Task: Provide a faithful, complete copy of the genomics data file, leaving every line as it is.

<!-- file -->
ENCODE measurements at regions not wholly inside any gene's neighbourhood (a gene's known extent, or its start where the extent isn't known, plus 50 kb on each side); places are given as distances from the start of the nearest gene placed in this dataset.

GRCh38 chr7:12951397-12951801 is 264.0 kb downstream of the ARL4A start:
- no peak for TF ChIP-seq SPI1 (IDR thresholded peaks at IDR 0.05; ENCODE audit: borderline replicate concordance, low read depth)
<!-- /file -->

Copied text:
ENCODE measurements at regions not wholly inside any gene's neighbourhood (a gene's known extent, or its start where the extent isn't known, plus 50 kb on each side); places are given as distances from the start of the nearest gene placed in this dataset.

GRCh38 chr7:12951397-12951801 is 264.0 kb downstream of the ARL4A start:
- no peak for TF ChIP-seq SPI1 (IDR thresholded peaks at IDR 0.05; ENCODE audit: borderline replicate concordance, low read depth)